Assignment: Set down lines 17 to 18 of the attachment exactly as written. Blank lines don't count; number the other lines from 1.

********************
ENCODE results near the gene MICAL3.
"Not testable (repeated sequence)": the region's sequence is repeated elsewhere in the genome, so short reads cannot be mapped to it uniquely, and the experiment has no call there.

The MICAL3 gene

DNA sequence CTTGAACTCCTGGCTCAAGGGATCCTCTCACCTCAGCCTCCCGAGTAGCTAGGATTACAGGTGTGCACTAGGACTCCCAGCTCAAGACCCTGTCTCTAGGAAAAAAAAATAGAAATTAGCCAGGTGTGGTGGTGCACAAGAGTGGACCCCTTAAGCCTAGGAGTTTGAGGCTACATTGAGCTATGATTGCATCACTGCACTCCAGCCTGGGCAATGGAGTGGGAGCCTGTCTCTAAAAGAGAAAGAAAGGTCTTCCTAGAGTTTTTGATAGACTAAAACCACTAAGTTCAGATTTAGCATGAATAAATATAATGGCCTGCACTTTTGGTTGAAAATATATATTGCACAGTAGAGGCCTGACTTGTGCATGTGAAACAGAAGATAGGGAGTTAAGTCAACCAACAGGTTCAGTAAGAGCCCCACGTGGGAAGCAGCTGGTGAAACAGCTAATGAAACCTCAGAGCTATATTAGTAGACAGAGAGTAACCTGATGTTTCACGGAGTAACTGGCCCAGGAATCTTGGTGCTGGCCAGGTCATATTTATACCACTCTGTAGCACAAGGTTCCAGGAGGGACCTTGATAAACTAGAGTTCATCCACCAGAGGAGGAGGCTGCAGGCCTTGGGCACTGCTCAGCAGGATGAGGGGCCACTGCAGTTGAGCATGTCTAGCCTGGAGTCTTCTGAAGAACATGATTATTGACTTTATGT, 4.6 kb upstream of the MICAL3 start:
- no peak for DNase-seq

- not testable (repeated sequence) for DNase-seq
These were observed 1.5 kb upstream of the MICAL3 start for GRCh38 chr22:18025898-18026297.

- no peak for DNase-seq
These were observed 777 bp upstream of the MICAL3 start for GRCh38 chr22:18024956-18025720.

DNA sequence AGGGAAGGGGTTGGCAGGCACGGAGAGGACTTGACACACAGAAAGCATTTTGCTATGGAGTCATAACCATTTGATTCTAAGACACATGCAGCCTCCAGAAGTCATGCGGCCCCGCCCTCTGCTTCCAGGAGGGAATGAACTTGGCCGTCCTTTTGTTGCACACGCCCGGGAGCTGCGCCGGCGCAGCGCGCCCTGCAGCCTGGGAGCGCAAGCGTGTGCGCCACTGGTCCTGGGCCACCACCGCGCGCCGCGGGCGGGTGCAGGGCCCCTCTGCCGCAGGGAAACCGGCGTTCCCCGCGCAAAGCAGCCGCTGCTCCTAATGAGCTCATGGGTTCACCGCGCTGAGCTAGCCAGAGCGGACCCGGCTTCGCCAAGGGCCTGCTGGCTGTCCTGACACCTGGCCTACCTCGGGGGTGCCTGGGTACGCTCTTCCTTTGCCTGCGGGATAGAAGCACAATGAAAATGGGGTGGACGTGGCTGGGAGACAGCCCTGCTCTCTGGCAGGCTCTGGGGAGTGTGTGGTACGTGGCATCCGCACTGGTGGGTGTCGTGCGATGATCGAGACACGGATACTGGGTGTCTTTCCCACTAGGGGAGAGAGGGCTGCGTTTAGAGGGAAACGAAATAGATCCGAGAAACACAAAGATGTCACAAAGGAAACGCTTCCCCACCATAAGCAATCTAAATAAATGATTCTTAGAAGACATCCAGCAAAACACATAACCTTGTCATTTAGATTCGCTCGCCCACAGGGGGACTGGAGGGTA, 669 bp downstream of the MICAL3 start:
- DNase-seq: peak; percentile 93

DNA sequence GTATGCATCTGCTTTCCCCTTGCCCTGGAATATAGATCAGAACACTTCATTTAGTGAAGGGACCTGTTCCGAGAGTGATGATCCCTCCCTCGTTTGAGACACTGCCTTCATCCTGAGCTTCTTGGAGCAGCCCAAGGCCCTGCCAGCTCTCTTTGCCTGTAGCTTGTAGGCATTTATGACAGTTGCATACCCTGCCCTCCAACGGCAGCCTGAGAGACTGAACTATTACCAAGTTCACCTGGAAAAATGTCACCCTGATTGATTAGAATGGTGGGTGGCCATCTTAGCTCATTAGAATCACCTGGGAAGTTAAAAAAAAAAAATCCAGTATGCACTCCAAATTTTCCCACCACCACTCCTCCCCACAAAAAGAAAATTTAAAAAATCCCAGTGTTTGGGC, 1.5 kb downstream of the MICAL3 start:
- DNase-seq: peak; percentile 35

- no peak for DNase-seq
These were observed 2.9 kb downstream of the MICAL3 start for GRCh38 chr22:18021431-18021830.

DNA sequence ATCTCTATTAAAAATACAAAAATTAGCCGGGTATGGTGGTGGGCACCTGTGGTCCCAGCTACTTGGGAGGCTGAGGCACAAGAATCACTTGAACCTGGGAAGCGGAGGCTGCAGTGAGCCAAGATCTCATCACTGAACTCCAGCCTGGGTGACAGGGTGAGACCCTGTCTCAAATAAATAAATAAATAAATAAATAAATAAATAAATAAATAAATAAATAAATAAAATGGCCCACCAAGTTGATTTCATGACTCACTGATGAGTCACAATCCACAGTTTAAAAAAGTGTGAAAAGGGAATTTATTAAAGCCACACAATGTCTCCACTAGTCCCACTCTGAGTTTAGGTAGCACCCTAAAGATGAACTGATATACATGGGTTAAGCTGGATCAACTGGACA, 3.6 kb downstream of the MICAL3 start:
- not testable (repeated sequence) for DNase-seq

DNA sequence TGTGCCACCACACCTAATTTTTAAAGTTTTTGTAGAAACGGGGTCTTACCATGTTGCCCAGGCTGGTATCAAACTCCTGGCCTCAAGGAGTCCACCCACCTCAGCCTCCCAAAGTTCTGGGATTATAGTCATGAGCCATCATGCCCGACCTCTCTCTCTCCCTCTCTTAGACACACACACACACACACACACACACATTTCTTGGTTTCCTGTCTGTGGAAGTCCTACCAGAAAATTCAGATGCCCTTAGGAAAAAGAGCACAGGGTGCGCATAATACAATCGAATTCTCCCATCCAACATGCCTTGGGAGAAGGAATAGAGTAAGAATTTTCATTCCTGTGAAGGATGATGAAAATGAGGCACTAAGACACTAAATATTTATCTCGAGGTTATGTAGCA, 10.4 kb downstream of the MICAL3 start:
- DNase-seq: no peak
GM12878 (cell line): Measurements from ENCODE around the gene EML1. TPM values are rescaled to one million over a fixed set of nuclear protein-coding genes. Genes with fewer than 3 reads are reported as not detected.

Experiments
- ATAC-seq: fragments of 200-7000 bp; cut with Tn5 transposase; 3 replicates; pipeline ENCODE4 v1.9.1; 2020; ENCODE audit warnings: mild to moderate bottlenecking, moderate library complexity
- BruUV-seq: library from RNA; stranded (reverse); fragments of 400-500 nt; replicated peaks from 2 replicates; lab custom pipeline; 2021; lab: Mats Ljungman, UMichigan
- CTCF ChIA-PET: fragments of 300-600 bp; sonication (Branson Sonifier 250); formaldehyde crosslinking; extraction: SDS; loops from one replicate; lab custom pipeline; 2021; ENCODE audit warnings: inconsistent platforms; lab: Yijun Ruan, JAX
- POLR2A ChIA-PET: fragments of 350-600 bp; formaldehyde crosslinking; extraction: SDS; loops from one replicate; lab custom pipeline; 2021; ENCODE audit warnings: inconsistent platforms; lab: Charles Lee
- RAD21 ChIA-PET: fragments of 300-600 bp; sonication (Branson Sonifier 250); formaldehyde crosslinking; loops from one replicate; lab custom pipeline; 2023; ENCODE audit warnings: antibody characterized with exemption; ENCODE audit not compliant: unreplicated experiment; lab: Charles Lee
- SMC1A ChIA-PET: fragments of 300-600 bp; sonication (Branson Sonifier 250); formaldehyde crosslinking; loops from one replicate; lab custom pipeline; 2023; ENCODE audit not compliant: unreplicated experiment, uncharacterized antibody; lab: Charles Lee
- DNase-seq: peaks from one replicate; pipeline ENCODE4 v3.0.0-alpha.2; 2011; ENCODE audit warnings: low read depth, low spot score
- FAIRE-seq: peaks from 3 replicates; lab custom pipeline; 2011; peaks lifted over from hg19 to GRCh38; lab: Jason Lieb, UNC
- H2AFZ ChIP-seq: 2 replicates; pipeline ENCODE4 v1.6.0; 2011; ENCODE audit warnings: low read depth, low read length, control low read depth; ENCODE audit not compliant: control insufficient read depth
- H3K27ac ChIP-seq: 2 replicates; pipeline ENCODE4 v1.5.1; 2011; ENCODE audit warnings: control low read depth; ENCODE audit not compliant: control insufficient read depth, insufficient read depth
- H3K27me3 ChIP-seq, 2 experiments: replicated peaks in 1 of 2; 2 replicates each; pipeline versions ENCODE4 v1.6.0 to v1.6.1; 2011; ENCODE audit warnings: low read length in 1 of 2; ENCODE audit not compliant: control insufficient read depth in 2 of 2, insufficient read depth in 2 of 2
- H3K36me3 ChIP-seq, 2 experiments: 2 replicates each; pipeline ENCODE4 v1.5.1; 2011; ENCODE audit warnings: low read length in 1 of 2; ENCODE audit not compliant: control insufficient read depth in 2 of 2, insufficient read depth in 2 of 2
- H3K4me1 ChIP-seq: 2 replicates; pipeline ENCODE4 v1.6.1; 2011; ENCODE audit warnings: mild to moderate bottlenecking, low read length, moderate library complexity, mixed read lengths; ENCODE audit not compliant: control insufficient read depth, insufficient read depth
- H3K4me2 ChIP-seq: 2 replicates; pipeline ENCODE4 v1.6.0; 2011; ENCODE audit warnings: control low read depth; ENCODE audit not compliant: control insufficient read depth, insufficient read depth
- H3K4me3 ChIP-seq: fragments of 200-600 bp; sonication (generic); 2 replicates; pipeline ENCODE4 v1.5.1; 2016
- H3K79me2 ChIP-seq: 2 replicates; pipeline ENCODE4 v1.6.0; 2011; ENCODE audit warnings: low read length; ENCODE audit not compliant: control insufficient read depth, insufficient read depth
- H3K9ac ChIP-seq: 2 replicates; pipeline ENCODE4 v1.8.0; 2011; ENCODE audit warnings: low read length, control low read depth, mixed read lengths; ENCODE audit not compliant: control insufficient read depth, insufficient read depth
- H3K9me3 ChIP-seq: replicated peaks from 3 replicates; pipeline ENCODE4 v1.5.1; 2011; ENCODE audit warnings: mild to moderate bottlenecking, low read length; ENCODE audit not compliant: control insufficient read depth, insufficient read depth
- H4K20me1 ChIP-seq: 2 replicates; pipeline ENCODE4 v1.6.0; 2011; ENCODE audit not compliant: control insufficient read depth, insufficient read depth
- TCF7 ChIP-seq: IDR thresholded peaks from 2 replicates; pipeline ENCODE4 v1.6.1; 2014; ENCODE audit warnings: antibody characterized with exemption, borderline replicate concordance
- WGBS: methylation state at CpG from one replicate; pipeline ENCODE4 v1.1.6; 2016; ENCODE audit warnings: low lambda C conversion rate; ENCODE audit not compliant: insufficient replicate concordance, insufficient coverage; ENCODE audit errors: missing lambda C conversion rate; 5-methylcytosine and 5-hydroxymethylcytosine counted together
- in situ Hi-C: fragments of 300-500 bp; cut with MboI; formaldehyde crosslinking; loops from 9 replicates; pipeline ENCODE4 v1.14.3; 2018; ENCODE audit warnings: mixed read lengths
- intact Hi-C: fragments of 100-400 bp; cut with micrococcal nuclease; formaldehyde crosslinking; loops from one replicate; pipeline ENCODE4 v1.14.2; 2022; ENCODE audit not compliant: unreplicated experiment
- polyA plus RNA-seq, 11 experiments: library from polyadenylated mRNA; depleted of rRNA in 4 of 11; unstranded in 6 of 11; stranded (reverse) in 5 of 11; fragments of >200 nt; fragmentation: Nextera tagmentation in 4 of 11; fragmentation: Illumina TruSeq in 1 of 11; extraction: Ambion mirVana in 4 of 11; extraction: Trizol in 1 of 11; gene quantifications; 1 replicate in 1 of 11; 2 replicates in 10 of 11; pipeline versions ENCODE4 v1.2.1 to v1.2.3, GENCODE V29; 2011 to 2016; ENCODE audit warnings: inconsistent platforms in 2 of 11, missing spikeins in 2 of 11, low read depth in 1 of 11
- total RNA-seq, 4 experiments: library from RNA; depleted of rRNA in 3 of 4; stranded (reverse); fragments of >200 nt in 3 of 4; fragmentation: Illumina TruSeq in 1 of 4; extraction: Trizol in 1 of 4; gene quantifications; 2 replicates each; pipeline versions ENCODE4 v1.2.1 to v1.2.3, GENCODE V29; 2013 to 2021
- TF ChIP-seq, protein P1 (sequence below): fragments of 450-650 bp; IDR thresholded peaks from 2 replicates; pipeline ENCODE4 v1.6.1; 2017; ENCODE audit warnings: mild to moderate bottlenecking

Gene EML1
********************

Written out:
- not testable (repeated sequence) for DNase-seq

DNA sequence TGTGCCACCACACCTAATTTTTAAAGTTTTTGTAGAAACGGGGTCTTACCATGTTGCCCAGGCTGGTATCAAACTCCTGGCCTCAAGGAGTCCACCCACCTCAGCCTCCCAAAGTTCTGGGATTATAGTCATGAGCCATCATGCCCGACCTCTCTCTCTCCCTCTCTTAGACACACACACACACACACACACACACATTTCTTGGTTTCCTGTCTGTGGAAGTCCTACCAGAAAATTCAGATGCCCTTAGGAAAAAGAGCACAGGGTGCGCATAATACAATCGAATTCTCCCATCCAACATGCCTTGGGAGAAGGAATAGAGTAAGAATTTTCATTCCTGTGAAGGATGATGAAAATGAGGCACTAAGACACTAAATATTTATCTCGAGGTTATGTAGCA, 10.4 kb downstream of the MICAL3 start: